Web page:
The Smithsonian Institution is planning to complete the necessary environmental studies for its $2 billion South Mall Campus renovation, in Washington, DC, and will draft a master plan by spring 2018, despite not having the funding lined up to begin work as scheduled in 2022, according to Curbed DC.
The funds would likely come from private and federal sources. The Smithsonian's budget has been stretched by its most expensive project yet, the $1 billion renovation of the Air and Space Museum, also in DC.
The Smithsonian likely expected some criticism of the South Campus design after choosing Bjarke Ingels Group (BIG) as its architect, a firm whose thinking is hardly conventional.
After all, this is the company that included a ski slope atop a waste-to-power incinerator near Copenhagen, Denmark, and that called for a moat for its preliminary design of the Washington Redskins' new NFL stadium. BIG is also designing Google's new Mountainview, CA, campus, which has been described as a "futuristic circus tent."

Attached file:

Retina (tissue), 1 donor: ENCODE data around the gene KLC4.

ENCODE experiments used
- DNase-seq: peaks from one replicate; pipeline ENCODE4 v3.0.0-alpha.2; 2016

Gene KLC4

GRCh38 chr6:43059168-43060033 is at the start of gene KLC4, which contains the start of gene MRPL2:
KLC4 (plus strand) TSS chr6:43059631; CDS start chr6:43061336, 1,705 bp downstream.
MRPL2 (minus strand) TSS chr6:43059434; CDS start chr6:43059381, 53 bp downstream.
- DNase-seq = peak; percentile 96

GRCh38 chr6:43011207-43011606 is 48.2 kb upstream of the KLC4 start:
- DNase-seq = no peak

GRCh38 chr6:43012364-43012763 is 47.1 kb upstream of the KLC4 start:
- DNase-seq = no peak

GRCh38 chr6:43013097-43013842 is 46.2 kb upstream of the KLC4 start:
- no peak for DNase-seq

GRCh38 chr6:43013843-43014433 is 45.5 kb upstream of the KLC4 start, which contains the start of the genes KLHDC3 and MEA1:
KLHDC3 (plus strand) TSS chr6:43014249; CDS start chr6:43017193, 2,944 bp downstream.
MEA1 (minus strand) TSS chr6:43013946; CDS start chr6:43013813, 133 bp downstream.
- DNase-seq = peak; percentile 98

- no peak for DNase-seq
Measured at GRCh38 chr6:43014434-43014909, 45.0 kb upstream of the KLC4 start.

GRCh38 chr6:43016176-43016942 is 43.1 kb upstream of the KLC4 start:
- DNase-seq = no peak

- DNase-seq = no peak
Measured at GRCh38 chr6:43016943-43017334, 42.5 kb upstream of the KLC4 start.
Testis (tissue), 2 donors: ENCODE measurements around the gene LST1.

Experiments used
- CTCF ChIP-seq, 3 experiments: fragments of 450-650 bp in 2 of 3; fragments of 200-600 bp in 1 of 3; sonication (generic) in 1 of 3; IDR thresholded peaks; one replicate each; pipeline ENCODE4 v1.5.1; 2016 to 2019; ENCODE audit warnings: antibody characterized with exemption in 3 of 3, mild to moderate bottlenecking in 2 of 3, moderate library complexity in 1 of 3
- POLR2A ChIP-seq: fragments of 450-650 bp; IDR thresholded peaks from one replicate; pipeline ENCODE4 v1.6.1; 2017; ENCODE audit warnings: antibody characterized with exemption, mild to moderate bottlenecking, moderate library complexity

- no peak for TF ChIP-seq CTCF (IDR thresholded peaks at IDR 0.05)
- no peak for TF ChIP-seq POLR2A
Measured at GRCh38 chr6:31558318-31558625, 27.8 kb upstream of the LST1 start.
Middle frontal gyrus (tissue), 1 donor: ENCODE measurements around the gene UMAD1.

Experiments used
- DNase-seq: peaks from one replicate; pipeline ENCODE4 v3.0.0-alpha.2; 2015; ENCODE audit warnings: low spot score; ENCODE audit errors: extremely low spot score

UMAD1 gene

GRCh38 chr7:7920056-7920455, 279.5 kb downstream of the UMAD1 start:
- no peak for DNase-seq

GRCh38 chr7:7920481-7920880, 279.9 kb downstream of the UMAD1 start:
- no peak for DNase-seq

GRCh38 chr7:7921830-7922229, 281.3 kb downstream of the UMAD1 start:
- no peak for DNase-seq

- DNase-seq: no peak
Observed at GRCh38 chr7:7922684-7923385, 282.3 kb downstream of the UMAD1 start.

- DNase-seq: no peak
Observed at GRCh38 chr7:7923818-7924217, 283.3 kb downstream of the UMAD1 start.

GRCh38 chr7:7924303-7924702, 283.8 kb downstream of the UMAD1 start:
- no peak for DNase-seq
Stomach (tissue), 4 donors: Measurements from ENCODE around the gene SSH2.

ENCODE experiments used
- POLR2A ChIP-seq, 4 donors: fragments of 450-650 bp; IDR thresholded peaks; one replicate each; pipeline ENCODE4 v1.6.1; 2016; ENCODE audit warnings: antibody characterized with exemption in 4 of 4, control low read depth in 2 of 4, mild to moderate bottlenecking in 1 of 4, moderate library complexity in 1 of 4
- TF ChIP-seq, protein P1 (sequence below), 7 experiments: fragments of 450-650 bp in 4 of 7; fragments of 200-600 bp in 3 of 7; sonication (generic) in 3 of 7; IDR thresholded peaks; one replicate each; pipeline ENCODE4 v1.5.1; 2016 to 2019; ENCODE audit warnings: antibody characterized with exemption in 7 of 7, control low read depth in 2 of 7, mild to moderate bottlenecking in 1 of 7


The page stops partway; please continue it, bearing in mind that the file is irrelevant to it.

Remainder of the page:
Those are new construction projects for high-profile clients, however, so they are in some ways expected to be eye-catching and boundary-breaking. Changing the design of an existing space that people have come to know and value is another matter.
Ken Colao, president of CNY Group in New York City, told Construction Dive last year that incorporating modern features into historic building renovations, such as CNY's Tammany Hall redevelopment, can make for an interesting contrast. But BIG is all about bold statements, and its latest plan includes replacing the Haupt garden with a plaza that Dezeen likens to "a carpet with its corners turned up."
That's not to say BIG's designs don't have architectural merit, or that they won't stand the test of time.
Earlier this year, the firm announced a new, in-house engineering division. The new business unit focuses on introducing technology earlier in the design process, improving collaboration between architects and engineers.